Metal detectors are electronic devices with a huge transmit coil and a second coil of wire, sometimes known as a receive coil. It emits a sound to warn you of the presence of hidden metals. What do metal detectors detect? If the metal is conductive, there is a good likelihood that a detector will find it. Metal Detector can detect:
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Metal objects such as gold nuggets, coins, rings, jewelry, caches, and accessories are detected easily with the cheapest variants ranging from $100 to $300. A more expensive model will set you back anywhere between $1,000 and $5,000.On the other hand, metal detectors can’t find everything that’s buried. Electromagnetism is used in metal detectors. They emit electromagnetic fields and listen for any waves that return from electrically conductive objects.
What Do Metal Detectors Detect
A metal detector typically detects three main metals, namely stainless steel, non-ferrous metals, and ferrous metals. Each one is unique in its composition.
1. Stainless Steel
This metal has very little conductivity and is the most difficult to detect. It’s commonly found in various products, including automobile parts, kitchenware, and tools.
2. Non-ferrous Metals
These metals have no magnetic characteristics at all. Brass, gold, silver, and zinc are common examples. Specific settings are used with a metal detector to locate them. When these artifacts are discovered, they are considered rare and are usually valuable. This category includes aluminum.
If you want to search for and detect non-ferrous metals, you’ll need to alter your metal detector’s sensors. While some of these devices have pre-programmed modes, others require human adjustment of conductivity and sensitivity parameters.
3. Ferrous metals
Ferrous metals are present in cast iron and carbon steel products. The majority of such materials are typically utilized to make jewelry, cookware, or basics. In addition, their magnetic threshold is often fairly high, implying that their conductivity is also quite high.
Ferrous metals are the simplest to find using metal detectors due to their magnetic properties. These materials will be detectable regardless of the settings on your metal detector. On the other hand, objects manufactured with this substance have little to no financial worth.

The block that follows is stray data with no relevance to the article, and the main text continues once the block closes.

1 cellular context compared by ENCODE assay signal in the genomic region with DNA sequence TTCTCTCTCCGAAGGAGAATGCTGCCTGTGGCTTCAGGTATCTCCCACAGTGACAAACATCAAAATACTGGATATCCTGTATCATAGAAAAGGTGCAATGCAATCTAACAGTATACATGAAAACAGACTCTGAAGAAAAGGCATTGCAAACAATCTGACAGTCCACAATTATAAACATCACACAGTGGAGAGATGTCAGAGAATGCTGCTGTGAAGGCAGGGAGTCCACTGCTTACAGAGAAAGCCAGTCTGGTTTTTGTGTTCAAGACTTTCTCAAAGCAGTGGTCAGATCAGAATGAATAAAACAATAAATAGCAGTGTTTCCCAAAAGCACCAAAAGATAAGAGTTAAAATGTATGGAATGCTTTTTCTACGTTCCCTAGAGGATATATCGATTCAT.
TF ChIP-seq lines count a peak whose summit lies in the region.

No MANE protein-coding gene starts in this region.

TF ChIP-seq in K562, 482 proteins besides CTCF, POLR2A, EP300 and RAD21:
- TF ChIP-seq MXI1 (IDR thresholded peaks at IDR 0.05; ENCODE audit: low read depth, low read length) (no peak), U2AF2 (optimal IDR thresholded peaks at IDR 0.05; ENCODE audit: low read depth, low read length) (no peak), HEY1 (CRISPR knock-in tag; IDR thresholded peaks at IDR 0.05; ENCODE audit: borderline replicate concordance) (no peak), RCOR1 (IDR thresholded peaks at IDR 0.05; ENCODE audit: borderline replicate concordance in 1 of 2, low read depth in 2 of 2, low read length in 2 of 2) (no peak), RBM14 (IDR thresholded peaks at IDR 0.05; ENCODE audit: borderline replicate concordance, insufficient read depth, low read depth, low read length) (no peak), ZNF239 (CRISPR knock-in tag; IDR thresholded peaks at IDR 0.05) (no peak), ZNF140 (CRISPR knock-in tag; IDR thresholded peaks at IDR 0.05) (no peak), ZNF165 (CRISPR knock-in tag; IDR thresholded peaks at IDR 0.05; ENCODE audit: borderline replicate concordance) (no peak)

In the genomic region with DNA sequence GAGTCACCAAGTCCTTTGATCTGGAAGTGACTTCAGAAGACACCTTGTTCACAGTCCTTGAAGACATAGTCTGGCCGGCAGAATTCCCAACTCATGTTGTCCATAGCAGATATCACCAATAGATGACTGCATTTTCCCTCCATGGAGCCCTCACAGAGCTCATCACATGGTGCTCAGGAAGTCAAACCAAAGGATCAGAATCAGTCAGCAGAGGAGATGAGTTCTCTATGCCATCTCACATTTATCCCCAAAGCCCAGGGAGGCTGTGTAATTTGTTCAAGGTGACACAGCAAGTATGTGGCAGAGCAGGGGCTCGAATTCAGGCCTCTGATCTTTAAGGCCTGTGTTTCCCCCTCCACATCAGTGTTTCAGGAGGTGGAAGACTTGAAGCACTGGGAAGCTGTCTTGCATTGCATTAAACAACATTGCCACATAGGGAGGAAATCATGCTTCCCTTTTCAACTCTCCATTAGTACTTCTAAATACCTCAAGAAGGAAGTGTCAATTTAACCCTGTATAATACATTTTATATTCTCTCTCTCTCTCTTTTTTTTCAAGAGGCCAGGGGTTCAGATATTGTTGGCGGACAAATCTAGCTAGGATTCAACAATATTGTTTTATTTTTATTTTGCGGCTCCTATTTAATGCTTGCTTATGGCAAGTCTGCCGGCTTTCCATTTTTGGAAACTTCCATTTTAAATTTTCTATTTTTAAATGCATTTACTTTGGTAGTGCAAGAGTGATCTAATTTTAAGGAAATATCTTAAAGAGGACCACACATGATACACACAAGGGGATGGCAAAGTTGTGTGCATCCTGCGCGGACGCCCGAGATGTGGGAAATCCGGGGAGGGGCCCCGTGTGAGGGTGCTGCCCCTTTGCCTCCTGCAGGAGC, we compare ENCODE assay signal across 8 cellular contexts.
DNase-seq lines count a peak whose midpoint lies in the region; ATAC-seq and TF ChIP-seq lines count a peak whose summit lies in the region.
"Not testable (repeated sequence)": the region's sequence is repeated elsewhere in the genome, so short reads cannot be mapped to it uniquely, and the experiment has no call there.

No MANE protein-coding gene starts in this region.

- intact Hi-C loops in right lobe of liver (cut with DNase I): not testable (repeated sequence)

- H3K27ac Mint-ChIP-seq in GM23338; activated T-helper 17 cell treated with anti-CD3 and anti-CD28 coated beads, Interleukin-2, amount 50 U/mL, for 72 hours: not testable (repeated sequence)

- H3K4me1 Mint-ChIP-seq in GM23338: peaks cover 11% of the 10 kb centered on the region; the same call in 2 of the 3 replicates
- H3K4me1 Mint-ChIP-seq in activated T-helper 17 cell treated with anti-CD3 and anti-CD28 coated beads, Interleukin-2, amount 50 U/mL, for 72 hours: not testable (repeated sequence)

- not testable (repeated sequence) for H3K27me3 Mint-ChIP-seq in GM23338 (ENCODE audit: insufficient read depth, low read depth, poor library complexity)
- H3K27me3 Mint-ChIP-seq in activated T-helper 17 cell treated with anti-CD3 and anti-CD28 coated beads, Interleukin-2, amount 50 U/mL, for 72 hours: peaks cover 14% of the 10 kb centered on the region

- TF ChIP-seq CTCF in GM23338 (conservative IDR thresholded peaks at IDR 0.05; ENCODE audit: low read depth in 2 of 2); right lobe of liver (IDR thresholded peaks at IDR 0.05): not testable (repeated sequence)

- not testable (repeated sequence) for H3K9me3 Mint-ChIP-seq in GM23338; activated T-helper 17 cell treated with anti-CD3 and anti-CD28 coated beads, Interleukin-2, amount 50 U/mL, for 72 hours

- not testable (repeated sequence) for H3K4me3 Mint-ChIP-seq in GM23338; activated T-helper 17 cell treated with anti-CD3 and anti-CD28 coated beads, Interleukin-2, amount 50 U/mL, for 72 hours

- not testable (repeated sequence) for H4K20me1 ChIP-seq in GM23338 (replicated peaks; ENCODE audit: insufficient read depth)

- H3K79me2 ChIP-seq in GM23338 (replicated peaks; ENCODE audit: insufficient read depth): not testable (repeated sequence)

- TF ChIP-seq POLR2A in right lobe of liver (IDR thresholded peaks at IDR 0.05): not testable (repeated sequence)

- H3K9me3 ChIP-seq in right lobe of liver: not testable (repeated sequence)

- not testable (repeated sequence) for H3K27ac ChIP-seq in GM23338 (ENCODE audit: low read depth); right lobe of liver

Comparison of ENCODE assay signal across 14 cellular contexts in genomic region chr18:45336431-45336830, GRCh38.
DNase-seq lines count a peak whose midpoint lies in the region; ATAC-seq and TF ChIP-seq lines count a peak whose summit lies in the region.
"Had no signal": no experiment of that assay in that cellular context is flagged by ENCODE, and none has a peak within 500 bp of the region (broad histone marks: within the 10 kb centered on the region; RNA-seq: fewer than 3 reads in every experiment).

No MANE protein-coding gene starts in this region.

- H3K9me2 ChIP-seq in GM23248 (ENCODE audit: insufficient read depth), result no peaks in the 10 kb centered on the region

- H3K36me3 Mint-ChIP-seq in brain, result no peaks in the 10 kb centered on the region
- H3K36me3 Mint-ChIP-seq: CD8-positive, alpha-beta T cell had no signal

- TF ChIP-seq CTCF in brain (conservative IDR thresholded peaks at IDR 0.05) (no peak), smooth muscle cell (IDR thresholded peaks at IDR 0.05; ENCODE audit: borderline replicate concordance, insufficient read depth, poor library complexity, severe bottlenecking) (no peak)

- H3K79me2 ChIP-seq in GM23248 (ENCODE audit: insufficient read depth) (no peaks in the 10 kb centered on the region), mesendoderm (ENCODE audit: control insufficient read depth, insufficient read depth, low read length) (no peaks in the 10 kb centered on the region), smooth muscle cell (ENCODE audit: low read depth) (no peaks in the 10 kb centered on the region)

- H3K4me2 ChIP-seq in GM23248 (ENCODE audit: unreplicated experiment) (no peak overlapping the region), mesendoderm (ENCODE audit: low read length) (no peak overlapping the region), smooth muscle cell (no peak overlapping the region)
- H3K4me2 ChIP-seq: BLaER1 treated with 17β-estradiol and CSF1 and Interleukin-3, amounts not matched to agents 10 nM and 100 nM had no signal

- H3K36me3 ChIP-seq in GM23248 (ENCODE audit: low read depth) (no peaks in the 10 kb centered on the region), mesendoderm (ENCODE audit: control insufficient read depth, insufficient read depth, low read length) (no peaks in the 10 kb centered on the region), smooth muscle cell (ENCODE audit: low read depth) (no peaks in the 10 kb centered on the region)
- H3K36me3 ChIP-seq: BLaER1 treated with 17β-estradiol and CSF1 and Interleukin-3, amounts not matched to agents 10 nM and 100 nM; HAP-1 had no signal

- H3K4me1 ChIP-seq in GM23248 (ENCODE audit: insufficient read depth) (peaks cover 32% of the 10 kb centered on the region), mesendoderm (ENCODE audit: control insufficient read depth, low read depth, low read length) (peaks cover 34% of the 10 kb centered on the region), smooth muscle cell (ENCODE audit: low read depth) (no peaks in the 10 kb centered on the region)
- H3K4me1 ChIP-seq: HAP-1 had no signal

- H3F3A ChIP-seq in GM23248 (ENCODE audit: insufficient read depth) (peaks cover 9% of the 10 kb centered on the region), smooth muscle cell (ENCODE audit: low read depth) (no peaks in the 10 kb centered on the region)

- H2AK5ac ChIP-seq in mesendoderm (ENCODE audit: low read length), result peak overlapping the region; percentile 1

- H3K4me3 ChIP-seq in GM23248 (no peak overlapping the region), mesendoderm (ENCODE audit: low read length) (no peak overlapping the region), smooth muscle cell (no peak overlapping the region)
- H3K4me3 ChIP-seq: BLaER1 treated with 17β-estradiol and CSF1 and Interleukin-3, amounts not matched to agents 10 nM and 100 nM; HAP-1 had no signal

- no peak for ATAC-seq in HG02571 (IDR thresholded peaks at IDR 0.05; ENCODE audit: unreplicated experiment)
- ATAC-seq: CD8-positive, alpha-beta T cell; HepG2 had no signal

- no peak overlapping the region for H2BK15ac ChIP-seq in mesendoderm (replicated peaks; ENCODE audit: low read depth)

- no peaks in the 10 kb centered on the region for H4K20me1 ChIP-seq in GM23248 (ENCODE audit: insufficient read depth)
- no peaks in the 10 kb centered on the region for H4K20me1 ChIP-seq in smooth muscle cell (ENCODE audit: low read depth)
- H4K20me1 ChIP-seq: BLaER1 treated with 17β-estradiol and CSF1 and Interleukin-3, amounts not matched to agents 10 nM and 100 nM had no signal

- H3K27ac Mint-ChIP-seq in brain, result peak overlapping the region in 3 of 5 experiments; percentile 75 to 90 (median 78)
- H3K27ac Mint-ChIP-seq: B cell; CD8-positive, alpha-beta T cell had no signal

What Metal Detectors Can’t Detect
Stainless steel is difficult to detect with metal detectors because of its low electrical conductivity. Due to its low magnetic permeability, stainless steel does not emit a strong enough signal to be detected. Metal detectors will not be able to locate the following items:
- Stone figures
When a metal detector finds something, it usually makes a noise. That’s why folks on the beach wear headphones attached to their metal detectors. They know a treasure may be right under their feet when the metal detector beeps!
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Metal detectors of various types can also be found at airports and other structures. They’re usually big and shaped like doors. In addition, security officers sometimes carry Metal-detecting wands. These search for guns and other potentially dangerous materials. So, how do these things distinguish between metal and non-metal?
The majority of metal detectors employ VLF (very low frequency) technology. Two coils create an electromagnetic field in this technology. The magnetic field of an object that conducts electricity is detected when the field detects it. When the detector locates a metal object, it sounds an alarm.
To be detected by inexpensive metal detectors, objects must be quite close to the surface, within a foot or so. Metal detectors with more advanced technology may find items buried considerably deeper. Advanced metal detectors can also reveal the types of metals present beneath the surface.
Parts of a Metal Detector
A typical metal detector is small and light, with only a few parts—a stabilizer to keep the unit steady while sweeping it back and forth. The circuitry, controls, speaker, batteries, and CPU are all housed in the control box. The shaft is the connection between the control box and the coil. It’s usually adjustable so that you may set it to a suitable height for you.
The search coil, also known as the “search head,” “loop,” or “antenna,” is the portion that detects the metal. Most systems have a headphone connector, and others have the control box below the shaft and a small display unit above it.
How to Use a Metal Detector
A metal detector is easy to use. After turning on the unit, slowly move it over the area you want to search. Next, sweep the search coil back and forth over the ground in front of you. An audible signal occurs when you pass it over a target object.
Modern metal detectors have displays that show the type of metal detected and the depth to which the target object is buried. Metal detectors use Very low frequency (VLF), Pulse induction (PI) and Beat-frequency oscillation (BFO) technologies.